The Healing Touch: Cancer Institute Patients Benefit from Oncology Massage
Cancer treatment can bring with it many unwanted side effects, including stress, pain, anxiety and fatigue. To offer relief, patients at the UAMS Winthrop P. Rockefeller Cancer Institute now have the opportunity to enjoy a relaxing massage while receiving chemotherapy.
Licensed massage therapist Johnnie Minor offers the service every other Wednesday and Thursday in Infusion Clinic 1. (Check the Event Calendar)In addition to hours of training and certification in oncology massage, Minor also is licensed as a massage therapy instructor and is certified in lymph drainage. She has a private massage practice located near UAMS.
Minor’s services are funded by a grant from the Cancer Institute Auxiliary to the institute’s Social Work Department.
Minor began coming to the Cancer Institute in July and offers partial massages, such as to the neck and shoulders, hands, feet or arms. The response has been overwhelmingly positive, with patient responses such as, “Your touch felt good. People don’t touch me the way they used to.” Most patients are able to receive a massage if they desire.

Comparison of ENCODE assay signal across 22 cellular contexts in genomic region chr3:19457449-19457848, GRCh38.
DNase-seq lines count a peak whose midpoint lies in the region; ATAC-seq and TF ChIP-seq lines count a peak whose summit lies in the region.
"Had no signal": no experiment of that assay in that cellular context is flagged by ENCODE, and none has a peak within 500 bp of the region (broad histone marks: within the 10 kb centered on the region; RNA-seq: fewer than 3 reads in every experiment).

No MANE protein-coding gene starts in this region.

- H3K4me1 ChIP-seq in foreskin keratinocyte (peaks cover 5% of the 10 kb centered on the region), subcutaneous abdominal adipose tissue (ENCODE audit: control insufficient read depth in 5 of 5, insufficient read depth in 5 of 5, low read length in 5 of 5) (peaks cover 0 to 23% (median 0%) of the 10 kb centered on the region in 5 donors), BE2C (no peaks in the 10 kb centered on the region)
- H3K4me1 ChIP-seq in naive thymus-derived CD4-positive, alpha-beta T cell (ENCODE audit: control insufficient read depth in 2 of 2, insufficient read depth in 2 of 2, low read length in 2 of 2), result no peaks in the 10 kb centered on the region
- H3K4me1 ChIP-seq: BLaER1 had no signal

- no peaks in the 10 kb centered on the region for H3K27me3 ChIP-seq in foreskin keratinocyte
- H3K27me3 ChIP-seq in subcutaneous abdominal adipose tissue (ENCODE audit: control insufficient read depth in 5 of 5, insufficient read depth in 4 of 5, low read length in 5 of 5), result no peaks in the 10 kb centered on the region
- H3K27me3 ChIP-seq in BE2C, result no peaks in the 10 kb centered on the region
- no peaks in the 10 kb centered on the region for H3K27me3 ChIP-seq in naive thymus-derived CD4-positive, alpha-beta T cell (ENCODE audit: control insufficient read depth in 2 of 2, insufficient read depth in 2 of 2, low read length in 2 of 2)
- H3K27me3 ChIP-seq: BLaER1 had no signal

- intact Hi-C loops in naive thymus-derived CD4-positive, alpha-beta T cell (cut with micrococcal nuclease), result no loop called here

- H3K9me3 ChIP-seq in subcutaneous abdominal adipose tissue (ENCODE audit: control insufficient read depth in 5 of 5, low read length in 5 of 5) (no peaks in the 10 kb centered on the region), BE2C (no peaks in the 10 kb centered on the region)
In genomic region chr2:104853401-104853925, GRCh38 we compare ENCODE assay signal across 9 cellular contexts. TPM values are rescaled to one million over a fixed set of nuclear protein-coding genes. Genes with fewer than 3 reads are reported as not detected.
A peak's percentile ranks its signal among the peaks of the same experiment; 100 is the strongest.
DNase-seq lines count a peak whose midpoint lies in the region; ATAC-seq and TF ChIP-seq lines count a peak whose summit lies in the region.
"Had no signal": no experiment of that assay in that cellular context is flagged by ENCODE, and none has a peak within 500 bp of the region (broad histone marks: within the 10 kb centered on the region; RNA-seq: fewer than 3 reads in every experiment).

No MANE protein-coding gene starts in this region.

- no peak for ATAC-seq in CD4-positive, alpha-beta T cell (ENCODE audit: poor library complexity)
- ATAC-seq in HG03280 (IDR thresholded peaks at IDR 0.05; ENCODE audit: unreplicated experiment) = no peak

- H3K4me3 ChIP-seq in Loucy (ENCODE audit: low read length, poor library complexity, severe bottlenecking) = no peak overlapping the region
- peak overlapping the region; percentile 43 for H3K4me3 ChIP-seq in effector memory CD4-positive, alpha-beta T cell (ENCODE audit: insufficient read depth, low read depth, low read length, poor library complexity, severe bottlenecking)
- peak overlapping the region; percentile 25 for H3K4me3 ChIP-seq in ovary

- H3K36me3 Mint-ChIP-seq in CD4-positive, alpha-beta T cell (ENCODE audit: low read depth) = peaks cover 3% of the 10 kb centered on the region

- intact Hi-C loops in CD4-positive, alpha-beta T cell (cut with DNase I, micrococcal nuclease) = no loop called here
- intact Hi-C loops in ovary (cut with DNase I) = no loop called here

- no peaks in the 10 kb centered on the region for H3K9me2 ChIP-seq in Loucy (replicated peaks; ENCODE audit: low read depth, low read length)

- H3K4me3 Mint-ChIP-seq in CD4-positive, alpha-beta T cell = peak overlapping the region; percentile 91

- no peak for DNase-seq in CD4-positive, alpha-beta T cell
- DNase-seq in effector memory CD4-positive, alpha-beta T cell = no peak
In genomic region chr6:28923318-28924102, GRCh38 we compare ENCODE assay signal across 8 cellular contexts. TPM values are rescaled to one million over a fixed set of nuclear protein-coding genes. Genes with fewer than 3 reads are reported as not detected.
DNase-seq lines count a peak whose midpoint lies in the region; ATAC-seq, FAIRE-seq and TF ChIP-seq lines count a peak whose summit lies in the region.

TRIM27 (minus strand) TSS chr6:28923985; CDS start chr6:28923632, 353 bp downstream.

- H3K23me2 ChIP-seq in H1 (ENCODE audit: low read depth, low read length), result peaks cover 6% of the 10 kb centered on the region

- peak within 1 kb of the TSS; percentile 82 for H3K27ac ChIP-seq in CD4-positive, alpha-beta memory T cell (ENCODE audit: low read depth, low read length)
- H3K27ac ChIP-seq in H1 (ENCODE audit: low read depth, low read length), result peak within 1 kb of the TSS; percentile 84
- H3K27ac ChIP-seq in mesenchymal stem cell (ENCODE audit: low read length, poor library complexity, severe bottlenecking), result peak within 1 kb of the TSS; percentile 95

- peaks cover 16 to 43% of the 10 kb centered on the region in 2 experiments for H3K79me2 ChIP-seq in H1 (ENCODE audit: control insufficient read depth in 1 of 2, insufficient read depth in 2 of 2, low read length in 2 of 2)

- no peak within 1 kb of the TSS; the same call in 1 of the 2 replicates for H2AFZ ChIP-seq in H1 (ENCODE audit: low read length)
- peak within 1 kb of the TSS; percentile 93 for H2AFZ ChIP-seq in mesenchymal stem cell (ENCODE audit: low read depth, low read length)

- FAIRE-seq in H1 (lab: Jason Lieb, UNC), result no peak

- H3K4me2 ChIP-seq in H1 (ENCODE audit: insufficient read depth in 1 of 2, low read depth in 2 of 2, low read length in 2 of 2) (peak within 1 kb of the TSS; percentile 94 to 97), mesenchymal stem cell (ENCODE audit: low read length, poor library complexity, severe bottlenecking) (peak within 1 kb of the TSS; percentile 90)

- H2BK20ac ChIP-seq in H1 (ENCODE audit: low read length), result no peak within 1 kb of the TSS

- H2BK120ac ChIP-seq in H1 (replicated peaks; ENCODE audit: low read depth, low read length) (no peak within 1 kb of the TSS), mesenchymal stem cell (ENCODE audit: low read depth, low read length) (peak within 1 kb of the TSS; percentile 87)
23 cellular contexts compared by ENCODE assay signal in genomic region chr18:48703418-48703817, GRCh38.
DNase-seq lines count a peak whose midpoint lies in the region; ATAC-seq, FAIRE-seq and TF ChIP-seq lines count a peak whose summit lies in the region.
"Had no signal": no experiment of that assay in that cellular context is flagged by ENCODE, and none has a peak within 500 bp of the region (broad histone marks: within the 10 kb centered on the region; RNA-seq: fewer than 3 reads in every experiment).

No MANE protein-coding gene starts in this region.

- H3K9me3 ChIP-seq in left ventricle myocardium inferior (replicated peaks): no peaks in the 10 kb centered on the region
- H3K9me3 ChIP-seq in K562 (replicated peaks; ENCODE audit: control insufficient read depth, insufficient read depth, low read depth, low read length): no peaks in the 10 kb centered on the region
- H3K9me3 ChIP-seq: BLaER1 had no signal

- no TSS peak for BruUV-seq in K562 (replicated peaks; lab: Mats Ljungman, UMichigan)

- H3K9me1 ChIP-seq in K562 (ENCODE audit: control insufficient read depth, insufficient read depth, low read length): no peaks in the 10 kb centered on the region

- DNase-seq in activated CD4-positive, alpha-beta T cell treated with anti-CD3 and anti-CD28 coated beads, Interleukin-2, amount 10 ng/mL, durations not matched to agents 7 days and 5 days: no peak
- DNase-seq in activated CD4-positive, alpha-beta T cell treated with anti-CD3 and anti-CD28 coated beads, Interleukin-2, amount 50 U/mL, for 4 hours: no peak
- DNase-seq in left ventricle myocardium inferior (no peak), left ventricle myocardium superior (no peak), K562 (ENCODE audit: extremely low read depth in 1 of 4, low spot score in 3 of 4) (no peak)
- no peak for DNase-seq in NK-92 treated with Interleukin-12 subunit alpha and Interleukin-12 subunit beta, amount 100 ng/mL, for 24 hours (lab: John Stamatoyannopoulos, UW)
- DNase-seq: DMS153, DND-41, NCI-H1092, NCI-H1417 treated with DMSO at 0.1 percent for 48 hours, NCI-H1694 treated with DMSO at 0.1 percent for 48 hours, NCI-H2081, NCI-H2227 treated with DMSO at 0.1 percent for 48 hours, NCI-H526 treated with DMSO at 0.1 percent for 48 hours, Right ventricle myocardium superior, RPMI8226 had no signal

Many people going through cancer treatment experience periods of increased stress, pain, anxiety, depression and fatigue. During the past few decades, there has been an increased awareness of and interest in integrating other forms of treatment, such as massage, acupuncture and visualization into the more traditional treatment approaches. Studies have demonstrated that massage not only decreases these symptoms, but also improves mobility and lessens the effects of lymphedema, which is the limb swelling often caused by the removal of or damage to lymph nodes during cancer treatment.
Patients or their care partners desiring more information can speak to a nurse in Infusion Clinic 1 or visit the Social Work Department in the Patient Support Pavilion on the first floor.